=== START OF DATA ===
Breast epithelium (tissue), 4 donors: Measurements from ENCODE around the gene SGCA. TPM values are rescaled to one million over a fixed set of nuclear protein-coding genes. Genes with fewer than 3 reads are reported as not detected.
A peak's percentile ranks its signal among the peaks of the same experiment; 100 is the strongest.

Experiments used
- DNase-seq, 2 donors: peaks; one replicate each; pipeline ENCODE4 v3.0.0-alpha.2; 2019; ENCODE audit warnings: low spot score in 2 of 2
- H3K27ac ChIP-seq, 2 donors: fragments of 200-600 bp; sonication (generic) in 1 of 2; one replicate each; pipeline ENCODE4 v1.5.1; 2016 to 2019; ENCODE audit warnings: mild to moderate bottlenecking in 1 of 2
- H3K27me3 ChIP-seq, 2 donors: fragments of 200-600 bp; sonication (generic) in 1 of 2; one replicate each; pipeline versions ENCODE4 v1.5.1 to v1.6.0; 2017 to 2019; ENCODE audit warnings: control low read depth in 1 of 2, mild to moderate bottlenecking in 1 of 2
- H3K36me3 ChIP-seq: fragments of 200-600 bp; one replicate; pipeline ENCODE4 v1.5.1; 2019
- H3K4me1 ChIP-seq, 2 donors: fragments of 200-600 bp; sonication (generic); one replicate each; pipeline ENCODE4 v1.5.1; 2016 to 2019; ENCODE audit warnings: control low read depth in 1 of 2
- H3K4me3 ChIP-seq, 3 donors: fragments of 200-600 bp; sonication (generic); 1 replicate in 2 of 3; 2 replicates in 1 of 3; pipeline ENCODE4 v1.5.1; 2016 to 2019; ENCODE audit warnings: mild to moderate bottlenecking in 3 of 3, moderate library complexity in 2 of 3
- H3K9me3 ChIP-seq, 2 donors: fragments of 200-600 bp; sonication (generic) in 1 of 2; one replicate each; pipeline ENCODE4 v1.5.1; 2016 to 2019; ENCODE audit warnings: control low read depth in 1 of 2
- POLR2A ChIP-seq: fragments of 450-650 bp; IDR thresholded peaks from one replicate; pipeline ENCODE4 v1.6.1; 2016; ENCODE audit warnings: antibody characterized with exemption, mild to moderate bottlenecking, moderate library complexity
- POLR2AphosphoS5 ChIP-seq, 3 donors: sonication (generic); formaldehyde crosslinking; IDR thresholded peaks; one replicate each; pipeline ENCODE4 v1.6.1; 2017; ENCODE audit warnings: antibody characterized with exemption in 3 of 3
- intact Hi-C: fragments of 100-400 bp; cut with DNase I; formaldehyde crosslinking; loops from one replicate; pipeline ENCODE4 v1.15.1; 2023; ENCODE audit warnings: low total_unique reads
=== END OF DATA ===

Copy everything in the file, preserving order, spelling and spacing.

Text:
Breast epithelium (tissue), 4 donors: Measurements from ENCODE around the gene SGCA. TPM values are rescaled to one million over a fixed set of nuclear protein-coding genes. Genes with fewer than 3 reads are reported as not detected.
A peak's percentile ranks its signal among the peaks of the same experiment; 100 is the strongest.

Experiments used
- DNase-seq, 2 donors: peaks; one replicate each; pipeline ENCODE4 v3.0.0-alpha.2; 2019; ENCODE audit warnings: low spot score in 2 of 2
- H3K27ac ChIP-seq, 2 donors: fragments of 200-600 bp; sonication (generic) in 1 of 2; one replicate each; pipeline ENCODE4 v1.5.1; 2016 to 2019; ENCODE audit warnings: mild to moderate bottlenecking in 1 of 2
- H3K27me3 ChIP-seq, 2 donors: fragments of 200-600 bp; sonication (generic) in 1 of 2; one replicate each; pipeline versions ENCODE4 v1.5.1 to v1.6.0; 2017 to 2019; ENCODE audit warnings: control low read depth in 1 of 2, mild to moderate bottlenecking in 1 of 2
- H3K36me3 ChIP-seq: fragments of 200-600 bp; one replicate; pipeline ENCODE4 v1.5.1; 2019
- H3K4me1 ChIP-seq, 2 donors: fragments of 200-600 bp; sonication (generic); one replicate each; pipeline ENCODE4 v1.5.1; 2016 to 2019; ENCODE audit warnings: control low read depth in 1 of 2
- H3K4me3 ChIP-seq, 3 donors: fragments of 200-600 bp; sonication (generic); 1 replicate in 2 of 3; 2 replicates in 1 of 3; pipeline ENCODE4 v1.5.1; 2016 to 2019; ENCODE audit warnings: mild to moderate bottlenecking in 3 of 3, moderate library complexity in 2 of 3
- H3K9me3 ChIP-seq, 2 donors: fragments of 200-600 bp; sonication (generic) in 1 of 2; one replicate each; pipeline ENCODE4 v1.5.1; 2016 to 2019; ENCODE audit warnings: control low read depth in 1 of 2
- POLR2A ChIP-seq: fragments of 450-650 bp; IDR thresholded peaks from one replicate; pipeline ENCODE4 v1.6.1; 2016; ENCODE audit warnings: antibody characterized with exemption, mild to moderate bottlenecking, moderate library complexity
- POLR2AphosphoS5 ChIP-seq, 3 donors: sonication (generic); formaldehyde crosslinking; IDR thresholded peaks; one replicate each; pipeline ENCODE4 v1.6.1; 2017; ENCODE audit warnings: antibody characterized with exemption in 3 of 3
- intact Hi-C: fragments of 100-400 bp; cut with DNase I; formaldehyde crosslinking; loops from one replicate; pipeline ENCODE4 v1.15.1; 2023; ENCODE audit warnings: low total_unique reads